If I am honest, there was a bit of a liberal ‘tea party’ going on here. The establishment candidate was out, the regular guy was in or at least the one who seemed the most ‘regular’ to us. The supporters agreed that ‘out of state money’ to support a campaign was a big turn off as was flip-flopping on health care.

There was literature on the table for both Senate candidates, the Representative (Ed Perlmutter); Adams county coroner, clerk and commissioner. There were a few pieces from the candidates who are vying for the nomination for the state representative to run against incumbent Kevin Priola, a moderate Republican. There were no
refreshments and a ‘bucks bag’ was passed around to offset the costs of renting the facility. Really? We all pitched in with out question and finished at 8.30 pm.

In total, the whole cafeteria was filled with about 50 people to caucus for about six to eight precincts. It was a low turnout from 2008 but it was nice to see full tables and civil debate and representation. On to the assembly!

Kim Harrell owns East End Applied Arts in the Original Aurora arts district, where she practices silversmithing and jewelry design.

A nice caucus, along with Andrew’s mom!

By Pam Bennett
Democratic precinct 553 – Arapahoe County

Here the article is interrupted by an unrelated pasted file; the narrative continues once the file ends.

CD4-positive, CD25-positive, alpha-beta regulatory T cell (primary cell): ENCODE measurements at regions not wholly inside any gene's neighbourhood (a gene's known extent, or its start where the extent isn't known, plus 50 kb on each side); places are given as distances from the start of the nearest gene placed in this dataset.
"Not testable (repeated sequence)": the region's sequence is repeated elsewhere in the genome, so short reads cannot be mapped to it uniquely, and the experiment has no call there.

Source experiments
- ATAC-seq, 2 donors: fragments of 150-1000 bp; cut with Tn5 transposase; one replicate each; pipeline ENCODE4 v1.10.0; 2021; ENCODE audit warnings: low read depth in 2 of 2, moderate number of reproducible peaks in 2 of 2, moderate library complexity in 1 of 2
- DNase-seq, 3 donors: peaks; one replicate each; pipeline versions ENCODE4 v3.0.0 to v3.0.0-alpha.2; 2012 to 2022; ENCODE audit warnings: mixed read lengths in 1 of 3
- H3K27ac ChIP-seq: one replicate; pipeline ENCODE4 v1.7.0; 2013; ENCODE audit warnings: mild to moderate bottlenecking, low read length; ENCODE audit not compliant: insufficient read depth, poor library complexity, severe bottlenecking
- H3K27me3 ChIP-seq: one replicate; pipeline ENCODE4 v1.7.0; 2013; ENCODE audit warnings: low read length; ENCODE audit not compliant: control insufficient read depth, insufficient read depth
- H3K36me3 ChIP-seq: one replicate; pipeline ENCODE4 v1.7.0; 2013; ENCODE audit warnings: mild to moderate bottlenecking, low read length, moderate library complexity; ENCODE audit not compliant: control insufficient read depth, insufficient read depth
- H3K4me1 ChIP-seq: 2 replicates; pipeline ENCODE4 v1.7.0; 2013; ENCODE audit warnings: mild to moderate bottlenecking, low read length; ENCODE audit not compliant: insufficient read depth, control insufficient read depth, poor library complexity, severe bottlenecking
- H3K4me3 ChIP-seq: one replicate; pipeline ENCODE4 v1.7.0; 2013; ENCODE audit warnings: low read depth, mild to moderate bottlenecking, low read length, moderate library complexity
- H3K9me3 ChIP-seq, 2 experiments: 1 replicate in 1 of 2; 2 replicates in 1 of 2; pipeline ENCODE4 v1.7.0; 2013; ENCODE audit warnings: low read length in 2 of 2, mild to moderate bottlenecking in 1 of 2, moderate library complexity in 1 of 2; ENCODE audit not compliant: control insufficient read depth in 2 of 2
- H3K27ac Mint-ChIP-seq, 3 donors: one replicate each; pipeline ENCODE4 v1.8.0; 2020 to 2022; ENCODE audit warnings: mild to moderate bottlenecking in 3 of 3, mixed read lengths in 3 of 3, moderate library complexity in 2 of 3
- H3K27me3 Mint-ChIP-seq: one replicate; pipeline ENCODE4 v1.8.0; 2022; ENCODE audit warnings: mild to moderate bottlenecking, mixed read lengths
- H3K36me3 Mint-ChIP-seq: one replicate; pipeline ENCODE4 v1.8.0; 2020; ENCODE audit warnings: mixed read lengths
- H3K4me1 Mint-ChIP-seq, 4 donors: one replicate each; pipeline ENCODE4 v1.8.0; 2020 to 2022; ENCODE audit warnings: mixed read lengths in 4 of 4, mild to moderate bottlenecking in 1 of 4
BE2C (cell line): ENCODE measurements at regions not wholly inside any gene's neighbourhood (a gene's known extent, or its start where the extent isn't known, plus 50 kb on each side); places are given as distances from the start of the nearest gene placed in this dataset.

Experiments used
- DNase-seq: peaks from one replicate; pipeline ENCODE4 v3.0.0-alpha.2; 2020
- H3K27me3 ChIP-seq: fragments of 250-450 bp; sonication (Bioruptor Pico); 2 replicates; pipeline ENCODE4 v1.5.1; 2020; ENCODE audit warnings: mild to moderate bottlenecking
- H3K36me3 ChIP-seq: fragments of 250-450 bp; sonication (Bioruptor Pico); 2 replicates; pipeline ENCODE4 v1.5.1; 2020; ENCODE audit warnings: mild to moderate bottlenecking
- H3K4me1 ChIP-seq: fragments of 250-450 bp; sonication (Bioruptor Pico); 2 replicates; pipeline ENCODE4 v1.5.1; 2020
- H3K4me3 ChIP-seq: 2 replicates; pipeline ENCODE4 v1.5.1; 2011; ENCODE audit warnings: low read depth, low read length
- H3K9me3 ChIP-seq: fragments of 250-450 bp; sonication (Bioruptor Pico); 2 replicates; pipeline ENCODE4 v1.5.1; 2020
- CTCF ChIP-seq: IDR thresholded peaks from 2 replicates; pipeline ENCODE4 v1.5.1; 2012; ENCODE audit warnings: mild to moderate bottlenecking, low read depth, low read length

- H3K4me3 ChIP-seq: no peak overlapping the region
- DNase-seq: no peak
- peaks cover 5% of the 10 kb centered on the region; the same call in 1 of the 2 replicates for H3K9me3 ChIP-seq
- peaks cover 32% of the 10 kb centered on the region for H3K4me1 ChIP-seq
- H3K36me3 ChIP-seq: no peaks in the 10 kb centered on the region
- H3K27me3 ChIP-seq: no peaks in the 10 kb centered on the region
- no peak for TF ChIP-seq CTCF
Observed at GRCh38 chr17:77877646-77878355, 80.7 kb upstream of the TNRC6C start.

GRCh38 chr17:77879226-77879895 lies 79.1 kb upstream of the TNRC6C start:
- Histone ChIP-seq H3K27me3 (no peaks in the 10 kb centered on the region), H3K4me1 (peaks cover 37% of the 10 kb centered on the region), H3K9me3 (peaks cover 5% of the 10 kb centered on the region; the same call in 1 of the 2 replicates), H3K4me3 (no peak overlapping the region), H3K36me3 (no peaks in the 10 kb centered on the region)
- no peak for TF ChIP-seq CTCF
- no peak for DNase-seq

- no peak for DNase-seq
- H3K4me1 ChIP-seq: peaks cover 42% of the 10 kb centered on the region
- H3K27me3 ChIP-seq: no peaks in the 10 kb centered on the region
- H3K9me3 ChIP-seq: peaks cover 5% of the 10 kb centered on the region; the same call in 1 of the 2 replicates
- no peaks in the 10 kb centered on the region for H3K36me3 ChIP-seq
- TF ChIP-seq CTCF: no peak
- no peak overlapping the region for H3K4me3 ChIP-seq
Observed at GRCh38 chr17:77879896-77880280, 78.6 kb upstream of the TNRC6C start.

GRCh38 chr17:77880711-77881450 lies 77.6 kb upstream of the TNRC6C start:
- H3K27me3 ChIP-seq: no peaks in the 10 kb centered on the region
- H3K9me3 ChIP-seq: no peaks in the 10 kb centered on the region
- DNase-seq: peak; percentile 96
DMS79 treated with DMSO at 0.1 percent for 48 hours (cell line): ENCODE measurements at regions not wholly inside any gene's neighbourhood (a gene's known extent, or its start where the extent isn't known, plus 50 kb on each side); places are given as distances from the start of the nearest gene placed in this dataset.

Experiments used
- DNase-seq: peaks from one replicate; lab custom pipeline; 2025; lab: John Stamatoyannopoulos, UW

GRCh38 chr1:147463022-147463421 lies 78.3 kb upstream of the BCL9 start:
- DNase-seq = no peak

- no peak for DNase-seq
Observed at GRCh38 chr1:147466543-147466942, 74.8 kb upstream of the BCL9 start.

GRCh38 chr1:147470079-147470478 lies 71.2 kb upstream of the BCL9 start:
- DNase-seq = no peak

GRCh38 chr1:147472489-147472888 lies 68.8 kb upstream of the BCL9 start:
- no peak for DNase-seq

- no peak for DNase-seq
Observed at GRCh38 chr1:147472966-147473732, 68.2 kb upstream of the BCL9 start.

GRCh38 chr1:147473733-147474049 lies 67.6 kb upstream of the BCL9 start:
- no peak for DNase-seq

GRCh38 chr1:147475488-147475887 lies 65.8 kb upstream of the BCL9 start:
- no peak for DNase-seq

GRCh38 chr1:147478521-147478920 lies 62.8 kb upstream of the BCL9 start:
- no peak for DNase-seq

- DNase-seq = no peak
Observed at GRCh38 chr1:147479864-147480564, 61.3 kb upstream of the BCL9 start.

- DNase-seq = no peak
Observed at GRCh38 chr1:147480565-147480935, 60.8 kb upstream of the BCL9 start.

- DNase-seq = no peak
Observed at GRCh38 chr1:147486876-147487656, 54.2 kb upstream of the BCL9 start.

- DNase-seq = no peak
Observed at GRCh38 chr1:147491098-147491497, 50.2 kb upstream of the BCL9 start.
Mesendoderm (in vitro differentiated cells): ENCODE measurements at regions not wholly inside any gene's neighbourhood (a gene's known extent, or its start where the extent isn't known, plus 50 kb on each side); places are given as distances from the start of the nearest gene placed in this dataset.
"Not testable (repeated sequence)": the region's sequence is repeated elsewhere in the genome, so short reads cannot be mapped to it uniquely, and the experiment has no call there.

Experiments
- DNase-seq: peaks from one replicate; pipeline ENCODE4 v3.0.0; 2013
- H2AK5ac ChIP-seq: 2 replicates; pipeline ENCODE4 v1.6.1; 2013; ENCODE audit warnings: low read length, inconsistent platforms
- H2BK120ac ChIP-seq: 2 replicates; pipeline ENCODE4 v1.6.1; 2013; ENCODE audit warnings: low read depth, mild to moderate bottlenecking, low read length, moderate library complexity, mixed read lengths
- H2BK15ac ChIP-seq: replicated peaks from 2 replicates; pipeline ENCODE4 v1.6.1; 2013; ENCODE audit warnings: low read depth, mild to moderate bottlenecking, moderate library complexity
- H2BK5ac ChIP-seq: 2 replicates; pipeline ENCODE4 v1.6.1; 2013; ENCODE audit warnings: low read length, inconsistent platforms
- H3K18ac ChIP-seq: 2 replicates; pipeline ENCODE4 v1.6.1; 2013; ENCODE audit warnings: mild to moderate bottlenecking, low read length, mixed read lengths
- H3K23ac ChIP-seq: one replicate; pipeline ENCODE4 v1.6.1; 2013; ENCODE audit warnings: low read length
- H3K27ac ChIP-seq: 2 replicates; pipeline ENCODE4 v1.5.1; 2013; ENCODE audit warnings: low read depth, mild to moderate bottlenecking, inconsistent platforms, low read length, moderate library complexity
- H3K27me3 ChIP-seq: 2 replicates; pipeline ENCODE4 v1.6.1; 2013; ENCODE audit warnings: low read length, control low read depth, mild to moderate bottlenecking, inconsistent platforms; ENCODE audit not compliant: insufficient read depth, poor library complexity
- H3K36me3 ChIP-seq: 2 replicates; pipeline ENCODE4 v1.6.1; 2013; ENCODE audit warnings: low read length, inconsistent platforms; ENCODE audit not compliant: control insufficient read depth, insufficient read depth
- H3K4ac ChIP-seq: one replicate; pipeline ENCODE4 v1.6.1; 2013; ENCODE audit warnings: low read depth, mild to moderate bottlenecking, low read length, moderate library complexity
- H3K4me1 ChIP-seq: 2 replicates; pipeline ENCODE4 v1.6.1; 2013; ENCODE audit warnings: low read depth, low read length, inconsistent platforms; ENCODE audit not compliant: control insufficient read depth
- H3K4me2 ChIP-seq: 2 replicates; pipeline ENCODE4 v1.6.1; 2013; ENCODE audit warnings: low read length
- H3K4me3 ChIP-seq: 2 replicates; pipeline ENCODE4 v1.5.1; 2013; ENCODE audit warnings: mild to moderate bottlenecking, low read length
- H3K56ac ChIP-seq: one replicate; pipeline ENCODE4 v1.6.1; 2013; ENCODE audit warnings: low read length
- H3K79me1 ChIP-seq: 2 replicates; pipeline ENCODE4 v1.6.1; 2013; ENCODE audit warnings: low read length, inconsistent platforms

Someone commented about it being a lovely night for a caucus.

As several of us walked from the parking lot at South Middle School in Aurora, a common question was “Is this the right way?”

“Yes, have you been to a caucus before?” someone else asked.

Several of the women walking with me had not attended a caucus before, so I helped them out with a little advice. “It will be a bit chaotic, but it is really confusingly straightforward and you will have a lot of fun.”

The cafeteria was very full, and there was the nice fragrance of home cooked and KFC dinner in the air. House District 42 has a tradition of having a potluck dinner before caucus, a way of keeping the home feeling even though we have a lot of homes in one place now.

For the caucus I was elected secretary and Heather Ayres was elected chair. She ran our precinct and helped with Precinct 541 all evening. At the important 7 p.m start time we had six people sitting at our table for 553 and one for 541. We were back to normal; the 2008 Obama campaign overwhelmed the caucuses, 553 had about 20 people then. I wish they could have remained involved in party politics.